WHO Director Says Worst of Covid19 Yet To Come
Tedros Adhanom Ghebreyesus, Director General of the WHO, warned yesterday that the worst of the Covid 19 pandemic was yet to hit. This warning comes as countries around the world are beginning to ease restrictions and constraints on public gatherings in a bid to resume normalcy gradually, citing a decline in Covid19 cases.
Having flattened the curve, European countries like Denmark, Germany, Switzerland, Norway and Austria have started easing their respective lockdowns. Denmark, which was the second European nation to announce a nationwide lockdown after Italy, reopened the country’s daycare centres and primary schools last week, and among other professionals, allowed hairdressers, dentists, tattooists and driving school instructors to go back to work. Norway’s kindergartens opened yesterday as well, and Austria, despite having eased restrictions, has urged its citizens to continue following social distancing measures, and has made it it mandatory to wear masks outdoors. Danish PM Mette Frederiksen called the reopening a delicate balancing act dependent on the continued stability of Covid19 infection rates.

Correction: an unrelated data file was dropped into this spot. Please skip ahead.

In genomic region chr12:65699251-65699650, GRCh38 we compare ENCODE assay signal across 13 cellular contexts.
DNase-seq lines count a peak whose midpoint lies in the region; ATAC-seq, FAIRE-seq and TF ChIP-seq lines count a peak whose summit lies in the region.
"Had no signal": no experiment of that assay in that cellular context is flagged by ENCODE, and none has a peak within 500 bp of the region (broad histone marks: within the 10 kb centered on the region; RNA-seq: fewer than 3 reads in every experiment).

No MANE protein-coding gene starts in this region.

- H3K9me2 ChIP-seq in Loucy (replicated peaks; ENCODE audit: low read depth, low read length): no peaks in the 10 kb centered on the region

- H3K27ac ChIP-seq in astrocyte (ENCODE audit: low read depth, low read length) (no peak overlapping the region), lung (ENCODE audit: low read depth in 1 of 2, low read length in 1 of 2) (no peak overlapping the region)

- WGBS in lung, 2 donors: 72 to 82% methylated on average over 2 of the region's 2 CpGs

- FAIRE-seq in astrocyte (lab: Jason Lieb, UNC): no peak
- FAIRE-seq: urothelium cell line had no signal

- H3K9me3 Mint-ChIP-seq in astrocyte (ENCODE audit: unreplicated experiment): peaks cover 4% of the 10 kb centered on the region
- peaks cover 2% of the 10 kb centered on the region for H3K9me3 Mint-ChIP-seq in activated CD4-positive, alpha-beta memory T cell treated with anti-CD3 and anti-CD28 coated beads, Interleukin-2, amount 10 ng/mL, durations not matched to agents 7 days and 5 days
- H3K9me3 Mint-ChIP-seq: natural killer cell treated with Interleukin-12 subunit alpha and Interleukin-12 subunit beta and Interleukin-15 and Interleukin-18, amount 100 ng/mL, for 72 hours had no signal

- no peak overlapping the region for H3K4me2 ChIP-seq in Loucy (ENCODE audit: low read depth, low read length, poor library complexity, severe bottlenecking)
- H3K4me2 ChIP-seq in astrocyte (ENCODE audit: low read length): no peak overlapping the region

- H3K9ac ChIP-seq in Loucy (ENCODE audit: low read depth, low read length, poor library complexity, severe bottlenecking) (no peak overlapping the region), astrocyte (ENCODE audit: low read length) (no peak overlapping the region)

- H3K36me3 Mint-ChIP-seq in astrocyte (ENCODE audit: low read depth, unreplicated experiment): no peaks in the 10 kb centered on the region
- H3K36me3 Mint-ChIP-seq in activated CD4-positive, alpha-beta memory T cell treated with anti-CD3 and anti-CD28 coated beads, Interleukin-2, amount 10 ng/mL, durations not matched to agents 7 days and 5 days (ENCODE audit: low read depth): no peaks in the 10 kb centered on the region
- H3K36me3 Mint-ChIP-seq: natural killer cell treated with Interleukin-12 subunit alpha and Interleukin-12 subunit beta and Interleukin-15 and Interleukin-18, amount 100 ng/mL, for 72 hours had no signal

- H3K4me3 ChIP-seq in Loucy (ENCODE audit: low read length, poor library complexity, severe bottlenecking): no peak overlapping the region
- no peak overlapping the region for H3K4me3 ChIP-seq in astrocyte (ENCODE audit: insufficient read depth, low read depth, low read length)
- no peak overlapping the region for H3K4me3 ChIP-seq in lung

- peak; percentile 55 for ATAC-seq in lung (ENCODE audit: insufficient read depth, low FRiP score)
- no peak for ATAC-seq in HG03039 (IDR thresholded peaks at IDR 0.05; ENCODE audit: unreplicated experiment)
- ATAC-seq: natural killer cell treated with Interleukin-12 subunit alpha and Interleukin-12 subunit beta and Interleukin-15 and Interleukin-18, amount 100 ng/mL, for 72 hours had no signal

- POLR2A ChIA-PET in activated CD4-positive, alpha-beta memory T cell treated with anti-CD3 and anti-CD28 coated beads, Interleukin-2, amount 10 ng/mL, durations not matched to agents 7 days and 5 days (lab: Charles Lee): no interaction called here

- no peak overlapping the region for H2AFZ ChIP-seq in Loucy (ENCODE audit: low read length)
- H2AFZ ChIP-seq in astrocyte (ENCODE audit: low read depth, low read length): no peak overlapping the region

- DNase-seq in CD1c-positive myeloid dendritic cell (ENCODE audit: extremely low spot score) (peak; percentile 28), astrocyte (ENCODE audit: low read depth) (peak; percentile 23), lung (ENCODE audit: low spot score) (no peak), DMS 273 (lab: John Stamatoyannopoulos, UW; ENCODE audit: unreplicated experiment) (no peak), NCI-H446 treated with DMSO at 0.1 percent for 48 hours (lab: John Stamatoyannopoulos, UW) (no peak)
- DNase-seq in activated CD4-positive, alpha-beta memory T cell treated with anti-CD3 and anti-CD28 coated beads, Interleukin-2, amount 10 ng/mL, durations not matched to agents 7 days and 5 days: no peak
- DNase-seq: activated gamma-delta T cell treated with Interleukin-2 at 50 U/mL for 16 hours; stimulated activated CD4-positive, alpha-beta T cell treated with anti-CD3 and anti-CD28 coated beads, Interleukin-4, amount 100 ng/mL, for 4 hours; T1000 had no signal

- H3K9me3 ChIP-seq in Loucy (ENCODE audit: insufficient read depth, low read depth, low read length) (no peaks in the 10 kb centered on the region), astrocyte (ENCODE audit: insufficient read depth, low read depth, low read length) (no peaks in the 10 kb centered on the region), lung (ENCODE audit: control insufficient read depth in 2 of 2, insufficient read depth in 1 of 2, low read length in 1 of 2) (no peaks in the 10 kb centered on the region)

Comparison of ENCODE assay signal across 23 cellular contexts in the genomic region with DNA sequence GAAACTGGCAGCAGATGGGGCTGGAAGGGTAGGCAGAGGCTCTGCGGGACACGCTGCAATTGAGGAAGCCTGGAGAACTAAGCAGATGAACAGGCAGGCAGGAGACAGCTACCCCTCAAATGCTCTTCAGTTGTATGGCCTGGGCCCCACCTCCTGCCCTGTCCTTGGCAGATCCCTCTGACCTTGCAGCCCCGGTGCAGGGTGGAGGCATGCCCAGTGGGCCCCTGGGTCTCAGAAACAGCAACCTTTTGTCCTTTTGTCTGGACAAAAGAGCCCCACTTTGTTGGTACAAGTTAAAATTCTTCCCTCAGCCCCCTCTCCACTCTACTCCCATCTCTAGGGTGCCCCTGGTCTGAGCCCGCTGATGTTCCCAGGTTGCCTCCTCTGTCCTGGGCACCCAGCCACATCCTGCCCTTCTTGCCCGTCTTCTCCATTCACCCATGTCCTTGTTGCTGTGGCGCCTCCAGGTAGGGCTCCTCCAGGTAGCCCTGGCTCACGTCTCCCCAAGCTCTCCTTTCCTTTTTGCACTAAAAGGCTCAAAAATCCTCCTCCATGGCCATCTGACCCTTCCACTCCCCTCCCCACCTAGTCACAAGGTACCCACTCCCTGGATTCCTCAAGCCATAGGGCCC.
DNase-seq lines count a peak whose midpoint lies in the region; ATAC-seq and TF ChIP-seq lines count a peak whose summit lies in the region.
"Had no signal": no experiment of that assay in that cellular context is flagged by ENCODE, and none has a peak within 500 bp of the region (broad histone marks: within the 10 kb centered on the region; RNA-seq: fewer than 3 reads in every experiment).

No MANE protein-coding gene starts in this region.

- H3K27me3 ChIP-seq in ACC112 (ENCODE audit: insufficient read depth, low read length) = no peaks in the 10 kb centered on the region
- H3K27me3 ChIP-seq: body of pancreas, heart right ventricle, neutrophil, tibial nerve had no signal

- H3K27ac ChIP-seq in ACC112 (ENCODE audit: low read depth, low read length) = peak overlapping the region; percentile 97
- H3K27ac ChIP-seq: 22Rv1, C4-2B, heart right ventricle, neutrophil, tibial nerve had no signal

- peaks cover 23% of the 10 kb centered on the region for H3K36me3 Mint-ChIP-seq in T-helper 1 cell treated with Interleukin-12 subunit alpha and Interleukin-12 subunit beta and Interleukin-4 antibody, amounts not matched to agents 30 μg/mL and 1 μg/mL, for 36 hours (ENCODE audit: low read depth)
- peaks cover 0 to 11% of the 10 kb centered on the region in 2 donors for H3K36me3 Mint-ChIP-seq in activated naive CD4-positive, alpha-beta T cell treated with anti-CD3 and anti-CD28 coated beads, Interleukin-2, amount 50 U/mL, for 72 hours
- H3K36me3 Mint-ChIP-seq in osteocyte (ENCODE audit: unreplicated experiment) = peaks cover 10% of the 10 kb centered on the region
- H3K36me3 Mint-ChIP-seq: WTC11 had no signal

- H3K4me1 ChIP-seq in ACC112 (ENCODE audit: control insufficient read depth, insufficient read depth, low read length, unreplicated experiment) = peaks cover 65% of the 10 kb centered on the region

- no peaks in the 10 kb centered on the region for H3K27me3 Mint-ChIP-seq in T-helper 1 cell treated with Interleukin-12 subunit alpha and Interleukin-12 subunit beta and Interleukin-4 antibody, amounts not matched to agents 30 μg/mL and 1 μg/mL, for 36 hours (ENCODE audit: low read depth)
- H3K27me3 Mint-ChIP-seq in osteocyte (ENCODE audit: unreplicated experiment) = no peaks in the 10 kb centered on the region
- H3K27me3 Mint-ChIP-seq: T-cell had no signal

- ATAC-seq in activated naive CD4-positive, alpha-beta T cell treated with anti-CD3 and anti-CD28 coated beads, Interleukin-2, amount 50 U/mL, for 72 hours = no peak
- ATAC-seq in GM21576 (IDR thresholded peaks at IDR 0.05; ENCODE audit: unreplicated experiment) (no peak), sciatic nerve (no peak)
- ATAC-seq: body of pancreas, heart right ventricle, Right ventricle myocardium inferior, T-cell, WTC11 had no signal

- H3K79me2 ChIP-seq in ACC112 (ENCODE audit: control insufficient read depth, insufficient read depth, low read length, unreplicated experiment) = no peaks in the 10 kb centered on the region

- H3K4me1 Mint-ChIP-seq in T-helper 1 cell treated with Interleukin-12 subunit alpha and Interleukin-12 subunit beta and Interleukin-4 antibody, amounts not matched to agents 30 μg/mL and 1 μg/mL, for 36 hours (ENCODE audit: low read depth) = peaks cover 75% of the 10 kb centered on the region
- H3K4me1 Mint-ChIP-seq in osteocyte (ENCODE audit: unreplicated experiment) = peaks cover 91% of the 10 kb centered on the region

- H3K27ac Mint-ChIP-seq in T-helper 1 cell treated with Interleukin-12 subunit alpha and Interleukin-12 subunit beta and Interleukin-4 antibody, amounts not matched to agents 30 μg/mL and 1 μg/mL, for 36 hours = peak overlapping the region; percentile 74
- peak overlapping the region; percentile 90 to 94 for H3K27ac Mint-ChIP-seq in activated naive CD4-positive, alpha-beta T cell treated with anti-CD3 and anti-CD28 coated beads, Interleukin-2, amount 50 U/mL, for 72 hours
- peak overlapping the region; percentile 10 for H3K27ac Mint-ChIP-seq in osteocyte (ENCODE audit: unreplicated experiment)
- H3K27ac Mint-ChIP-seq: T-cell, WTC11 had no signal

In India, too, some states had announced easing of lockdown restrictions starting this week, but they were rolled back yesterday evening. Karnataka, which had allowed two-wheelers to operate and IT companies to resume operations with 33 per cent strength, retracted its permissions after citing “public opinion” as the reason. Kerala, on the other hand, withdrew relaxations after receiving a strongly worded letter from the Home Ministry accusing the state of diluting the centre’s nationwide lockdown guidelines.
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Meanwhile, in some places, the pressure to ease lockdown and resume pre-Covid19 normalcy has become a controversial, and hotly-contested, political issue. Protesters around the US have started defying the distancing by gathering in large numbers to protest the economic shutdown prompted following Covid19. Last week, a car-bound protest in Michigan led to a traffic jam that blocked an ambulance and stopped physicians and caregivers on their way to to work.
Although Tedros did not specify exactly why he believes the pandemic is about to get worse, he did call for transparency from world leaders. “There is no secret in WHO because keeping things confidential or secret is dangerous. It’s a health issue. [And] this virus is dangerous. It exploits cracks between us when we have differences,” Tedros said.
Tedros called Covid19 “Public Enemy No. 1,” comparing the pandemic to the Spanish flu of 1918 that killed over a 100 million people. He appealed to countries to take social distancing seriously and continue being on alert. “Trust us. The worst is yet ahead of us. Let’s prevent this tragedy. It’s a virus that many people still don’t understand,” Tedros said.